Orlando Montoya: I am, I really like the book. It helped me to fill in a lot of the things that I didn't know about Flannery. Certainly I admire the scholarship that went into it, the uncovering, the excavation, the way it's presented. It's not fanfiction. So she, the author, could have gone and taken an unfinished story and pretended to be O'Connor. She did not do that. She presents it as best she can, given the fact that O'Connor died. And so that's what I think gives it the Narrative Edge. But I will say that this is not the place to start with O'Connor for the uninitiated.

Peter Biello: I yeah, that this does not sound like that place.

Orlando Montoya: I lived in Savannah for 23 years — and I think at this point, every time I say back in Savannah, you should get like $5. — But, but, but I lived there. I read her stories, and even though I'm not a super fan, I have a basic understanding of O'Connor. So if you don't, maybe pick up another O'Connor. And I think Wilson agrees with that.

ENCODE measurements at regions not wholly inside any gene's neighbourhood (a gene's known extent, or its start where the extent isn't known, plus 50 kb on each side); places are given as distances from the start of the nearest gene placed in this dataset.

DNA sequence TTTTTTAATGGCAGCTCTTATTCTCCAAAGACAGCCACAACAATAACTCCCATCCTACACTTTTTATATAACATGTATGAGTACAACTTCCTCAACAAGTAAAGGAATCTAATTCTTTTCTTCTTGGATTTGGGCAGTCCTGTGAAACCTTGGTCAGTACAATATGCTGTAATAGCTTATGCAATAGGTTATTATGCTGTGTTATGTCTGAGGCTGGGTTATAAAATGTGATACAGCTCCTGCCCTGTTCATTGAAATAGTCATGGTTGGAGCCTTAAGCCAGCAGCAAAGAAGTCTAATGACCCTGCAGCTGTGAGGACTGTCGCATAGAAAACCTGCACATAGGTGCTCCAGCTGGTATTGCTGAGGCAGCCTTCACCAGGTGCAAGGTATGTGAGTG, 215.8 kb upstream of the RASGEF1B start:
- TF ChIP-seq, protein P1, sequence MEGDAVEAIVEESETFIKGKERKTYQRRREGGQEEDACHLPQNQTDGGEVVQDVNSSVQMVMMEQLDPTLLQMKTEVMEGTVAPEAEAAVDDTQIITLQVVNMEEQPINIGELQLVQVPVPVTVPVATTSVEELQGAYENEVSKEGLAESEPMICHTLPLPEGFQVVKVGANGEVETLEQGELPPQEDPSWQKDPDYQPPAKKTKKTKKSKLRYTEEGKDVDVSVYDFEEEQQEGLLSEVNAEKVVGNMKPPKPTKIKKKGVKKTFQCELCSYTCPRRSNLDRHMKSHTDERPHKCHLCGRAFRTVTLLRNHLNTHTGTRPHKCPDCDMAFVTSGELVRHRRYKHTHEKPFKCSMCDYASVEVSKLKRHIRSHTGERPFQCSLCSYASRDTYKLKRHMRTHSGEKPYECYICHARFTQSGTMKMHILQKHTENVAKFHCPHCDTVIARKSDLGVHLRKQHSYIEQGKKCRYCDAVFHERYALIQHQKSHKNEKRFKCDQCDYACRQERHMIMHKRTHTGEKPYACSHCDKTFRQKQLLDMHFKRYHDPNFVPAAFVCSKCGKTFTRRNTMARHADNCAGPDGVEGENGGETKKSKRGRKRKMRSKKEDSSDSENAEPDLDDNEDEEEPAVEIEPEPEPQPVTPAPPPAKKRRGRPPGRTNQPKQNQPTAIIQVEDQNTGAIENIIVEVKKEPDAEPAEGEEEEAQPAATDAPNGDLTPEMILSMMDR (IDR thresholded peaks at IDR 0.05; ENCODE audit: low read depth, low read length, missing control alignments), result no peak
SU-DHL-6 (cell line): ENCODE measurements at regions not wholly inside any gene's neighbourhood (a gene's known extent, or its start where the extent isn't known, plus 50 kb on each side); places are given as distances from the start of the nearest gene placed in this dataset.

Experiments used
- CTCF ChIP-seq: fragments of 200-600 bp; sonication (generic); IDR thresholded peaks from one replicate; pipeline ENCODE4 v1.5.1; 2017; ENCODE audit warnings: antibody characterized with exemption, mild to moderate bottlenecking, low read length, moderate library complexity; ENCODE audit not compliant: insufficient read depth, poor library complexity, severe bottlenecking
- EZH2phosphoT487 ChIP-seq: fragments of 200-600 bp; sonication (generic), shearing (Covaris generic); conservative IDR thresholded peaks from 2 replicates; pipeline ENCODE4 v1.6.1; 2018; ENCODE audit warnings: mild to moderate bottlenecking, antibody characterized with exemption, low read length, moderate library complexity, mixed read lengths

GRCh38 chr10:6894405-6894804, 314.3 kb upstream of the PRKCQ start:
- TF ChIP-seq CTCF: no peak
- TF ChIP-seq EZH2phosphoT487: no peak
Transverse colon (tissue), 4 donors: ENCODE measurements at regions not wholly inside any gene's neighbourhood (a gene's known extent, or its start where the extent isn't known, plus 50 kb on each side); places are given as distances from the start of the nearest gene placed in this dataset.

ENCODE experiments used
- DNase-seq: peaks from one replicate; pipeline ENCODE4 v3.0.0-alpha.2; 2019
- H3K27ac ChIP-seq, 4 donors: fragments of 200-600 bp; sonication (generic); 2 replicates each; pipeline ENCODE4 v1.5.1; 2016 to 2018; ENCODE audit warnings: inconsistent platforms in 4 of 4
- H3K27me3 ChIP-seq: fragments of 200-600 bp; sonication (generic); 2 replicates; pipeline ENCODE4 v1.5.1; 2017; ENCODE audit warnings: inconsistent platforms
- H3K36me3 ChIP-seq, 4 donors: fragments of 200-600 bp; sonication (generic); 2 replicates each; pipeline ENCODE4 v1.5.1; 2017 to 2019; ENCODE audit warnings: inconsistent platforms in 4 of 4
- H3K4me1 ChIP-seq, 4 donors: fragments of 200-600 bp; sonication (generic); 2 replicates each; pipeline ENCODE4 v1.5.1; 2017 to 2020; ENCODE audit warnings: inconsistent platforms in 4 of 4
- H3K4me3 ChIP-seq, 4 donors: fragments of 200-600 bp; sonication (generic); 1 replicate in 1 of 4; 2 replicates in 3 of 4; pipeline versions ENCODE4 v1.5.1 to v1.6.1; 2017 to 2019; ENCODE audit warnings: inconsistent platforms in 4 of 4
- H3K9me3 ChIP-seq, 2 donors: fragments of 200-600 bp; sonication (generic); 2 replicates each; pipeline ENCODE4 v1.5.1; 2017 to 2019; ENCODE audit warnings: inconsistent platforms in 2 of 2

Jessica Hooten Wilson: I agree that this should not be the first thing someone who is going to read Flannery O'Connor would read. Instead, a lot of times I recommend — I think I recommend this in the book — people should be reading Parker's Back or Revelation to start with. And really kind of go in more gently with Flannery, with characters who don't die before they start trying to read the characters that do die. But once you start reading Flannery O'Connor stories and you get more familiar with them, I think you'll understand why this material matters. Because it — it reminds all of us that we are in process, that writers are all in process. And I also hope it gives people the pleasure of seeing that Flannery was growing and changing, like all of us are. I would hate to be judged now by something I wrote when I was 20, or something that I said or thought when I was 20. In the same way, man, imagine if Flannery would have lived to be 60 or 70. She might hate to have been judged by everything she wrote in her letters in her 30s. So getting to see her in process is what I'm hoping this book shows and gives people more, more freedom to read her generously.